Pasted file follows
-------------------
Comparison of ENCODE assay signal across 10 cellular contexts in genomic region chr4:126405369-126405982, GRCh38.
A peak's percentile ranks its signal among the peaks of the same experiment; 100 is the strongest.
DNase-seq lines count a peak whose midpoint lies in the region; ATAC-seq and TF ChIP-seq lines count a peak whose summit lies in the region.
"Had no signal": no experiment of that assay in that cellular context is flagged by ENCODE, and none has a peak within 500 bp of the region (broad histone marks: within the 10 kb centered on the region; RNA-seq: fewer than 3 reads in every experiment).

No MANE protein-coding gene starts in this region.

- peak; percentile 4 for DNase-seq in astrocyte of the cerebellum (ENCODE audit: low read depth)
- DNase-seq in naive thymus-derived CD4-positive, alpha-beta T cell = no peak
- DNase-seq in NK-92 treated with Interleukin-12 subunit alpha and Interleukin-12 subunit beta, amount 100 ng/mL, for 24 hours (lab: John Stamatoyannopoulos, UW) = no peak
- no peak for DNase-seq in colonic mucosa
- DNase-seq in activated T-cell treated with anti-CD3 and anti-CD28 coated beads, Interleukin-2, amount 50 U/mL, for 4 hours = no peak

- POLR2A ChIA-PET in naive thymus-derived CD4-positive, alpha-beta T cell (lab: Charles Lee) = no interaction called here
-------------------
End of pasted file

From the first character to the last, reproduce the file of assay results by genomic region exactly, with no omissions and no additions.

Comparison of ENCODE assay signal across 10 cellular contexts in genomic region chr4:126405369-126405982, GRCh38.
A peak's percentile ranks its signal among the peaks of the same experiment; 100 is the strongest.
DNase-seq lines count a peak whose midpoint lies in the region; ATAC-seq and TF ChIP-seq lines count a peak whose summit lies in the region.
"Had no signal": no experiment of that assay in that cellular context is flagged by ENCODE, and none has a peak within 500 bp of the region (broad histone marks: within the 10 kb centered on the region; RNA-seq: fewer than 3 reads in every experiment).

No MANE protein-coding gene starts in this region.

- peak; percentile 4 for DNase-seq in astrocyte of the cerebellum (ENCODE audit: low read depth)
- DNase-seq in naive thymus-derived CD4-positive, alpha-beta T cell = no peak
- DNase-seq in NK-92 treated with Interleukin-12 subunit alpha and Interleukin-12 subunit beta, amount 100 ng/mL, for 24 hours (lab: John Stamatoyannopoulos, UW) = no peak
- no peak for DNase-seq in colonic mucosa
- DNase-seq in activated T-cell treated with anti-CD3 and anti-CD28 coated beads, Interleukin-2, amount 50 U/mL, for 4 hours = no peak

- POLR2A ChIA-PET in naive thymus-derived CD4-positive, alpha-beta T cell (lab: Charles Lee) = no interaction called here